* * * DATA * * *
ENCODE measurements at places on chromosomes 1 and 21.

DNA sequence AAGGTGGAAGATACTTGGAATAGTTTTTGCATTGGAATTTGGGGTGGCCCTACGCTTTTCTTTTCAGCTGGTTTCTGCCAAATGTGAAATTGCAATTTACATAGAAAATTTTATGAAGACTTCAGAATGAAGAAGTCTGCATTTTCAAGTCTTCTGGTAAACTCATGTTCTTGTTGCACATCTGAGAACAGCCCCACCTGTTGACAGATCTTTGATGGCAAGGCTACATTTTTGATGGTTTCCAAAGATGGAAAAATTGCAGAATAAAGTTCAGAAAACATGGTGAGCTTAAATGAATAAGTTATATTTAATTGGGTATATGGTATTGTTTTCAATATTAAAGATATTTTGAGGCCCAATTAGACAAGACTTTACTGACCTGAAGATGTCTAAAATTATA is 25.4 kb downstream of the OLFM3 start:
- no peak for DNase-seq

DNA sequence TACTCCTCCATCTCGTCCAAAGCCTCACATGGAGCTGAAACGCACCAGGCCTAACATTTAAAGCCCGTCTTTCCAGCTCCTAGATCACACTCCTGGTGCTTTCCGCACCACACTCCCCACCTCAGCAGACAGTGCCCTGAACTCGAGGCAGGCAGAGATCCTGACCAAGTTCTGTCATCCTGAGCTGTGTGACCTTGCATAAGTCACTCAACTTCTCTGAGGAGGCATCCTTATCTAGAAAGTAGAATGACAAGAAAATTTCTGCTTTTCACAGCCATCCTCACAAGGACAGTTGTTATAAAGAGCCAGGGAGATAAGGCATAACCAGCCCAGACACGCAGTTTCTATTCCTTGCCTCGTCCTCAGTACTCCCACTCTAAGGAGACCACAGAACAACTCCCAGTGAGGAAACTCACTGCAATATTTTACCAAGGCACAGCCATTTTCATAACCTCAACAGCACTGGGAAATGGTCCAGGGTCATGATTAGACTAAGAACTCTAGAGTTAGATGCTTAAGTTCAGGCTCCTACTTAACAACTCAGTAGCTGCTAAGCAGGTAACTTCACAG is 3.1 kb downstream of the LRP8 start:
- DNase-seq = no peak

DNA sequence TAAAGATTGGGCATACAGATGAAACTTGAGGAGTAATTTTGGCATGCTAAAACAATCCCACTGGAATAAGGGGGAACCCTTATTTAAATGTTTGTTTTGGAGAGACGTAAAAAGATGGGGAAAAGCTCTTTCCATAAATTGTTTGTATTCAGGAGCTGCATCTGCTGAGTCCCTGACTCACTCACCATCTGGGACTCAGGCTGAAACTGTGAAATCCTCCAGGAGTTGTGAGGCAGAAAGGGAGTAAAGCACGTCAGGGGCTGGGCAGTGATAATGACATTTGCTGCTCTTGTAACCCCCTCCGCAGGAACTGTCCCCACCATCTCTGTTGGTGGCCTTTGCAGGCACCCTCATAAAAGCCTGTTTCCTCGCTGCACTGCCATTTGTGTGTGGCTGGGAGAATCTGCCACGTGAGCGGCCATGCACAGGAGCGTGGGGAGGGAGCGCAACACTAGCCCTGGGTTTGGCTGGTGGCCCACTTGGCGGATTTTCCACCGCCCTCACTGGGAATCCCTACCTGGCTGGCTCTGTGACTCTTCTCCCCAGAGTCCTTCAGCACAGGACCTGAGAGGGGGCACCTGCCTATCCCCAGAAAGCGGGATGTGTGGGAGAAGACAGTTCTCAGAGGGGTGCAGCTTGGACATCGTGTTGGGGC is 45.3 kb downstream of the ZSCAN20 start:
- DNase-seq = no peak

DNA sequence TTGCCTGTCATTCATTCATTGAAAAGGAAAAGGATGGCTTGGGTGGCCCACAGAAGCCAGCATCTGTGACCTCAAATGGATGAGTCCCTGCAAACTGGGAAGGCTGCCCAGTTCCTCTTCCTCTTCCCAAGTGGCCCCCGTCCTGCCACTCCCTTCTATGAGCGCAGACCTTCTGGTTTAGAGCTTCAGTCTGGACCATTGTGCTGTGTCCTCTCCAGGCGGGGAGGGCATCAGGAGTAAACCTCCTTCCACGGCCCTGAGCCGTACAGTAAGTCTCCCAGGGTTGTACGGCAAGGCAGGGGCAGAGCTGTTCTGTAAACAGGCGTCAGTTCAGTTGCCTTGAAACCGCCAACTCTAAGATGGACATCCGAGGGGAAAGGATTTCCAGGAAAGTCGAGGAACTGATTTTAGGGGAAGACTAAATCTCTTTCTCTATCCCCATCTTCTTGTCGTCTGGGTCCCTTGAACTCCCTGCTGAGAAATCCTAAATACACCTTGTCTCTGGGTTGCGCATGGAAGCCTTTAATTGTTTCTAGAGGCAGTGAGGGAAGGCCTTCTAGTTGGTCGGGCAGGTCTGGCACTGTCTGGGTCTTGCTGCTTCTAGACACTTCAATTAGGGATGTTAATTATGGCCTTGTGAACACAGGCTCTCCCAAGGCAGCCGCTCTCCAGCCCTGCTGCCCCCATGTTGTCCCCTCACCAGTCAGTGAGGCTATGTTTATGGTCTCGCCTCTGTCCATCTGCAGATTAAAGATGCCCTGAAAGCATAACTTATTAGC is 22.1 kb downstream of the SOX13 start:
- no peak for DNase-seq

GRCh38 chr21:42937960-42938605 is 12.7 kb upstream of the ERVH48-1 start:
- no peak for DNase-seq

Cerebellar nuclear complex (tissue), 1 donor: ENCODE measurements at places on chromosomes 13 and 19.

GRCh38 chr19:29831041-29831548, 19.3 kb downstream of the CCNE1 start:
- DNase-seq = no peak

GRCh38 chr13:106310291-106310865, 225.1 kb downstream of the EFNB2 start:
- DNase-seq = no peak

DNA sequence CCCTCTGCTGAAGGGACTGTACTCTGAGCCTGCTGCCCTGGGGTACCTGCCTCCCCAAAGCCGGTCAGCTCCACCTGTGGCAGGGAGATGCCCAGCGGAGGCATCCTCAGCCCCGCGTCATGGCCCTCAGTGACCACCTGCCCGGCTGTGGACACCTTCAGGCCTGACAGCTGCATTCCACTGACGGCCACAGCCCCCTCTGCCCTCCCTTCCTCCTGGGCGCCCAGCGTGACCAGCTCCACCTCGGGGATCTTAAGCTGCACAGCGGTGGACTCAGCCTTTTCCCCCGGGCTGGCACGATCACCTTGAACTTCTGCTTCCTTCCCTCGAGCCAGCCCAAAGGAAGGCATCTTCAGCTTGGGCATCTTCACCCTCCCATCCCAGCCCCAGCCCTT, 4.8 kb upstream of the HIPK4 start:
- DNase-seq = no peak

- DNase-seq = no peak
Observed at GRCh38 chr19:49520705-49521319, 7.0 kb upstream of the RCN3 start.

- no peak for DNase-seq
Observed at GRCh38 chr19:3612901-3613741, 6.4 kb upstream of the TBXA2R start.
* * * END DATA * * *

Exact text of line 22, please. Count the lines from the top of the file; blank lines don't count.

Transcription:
Observed at GRCh38 chr19:3612901-3613741, 6.4 kb upstream of the TBXA2R start.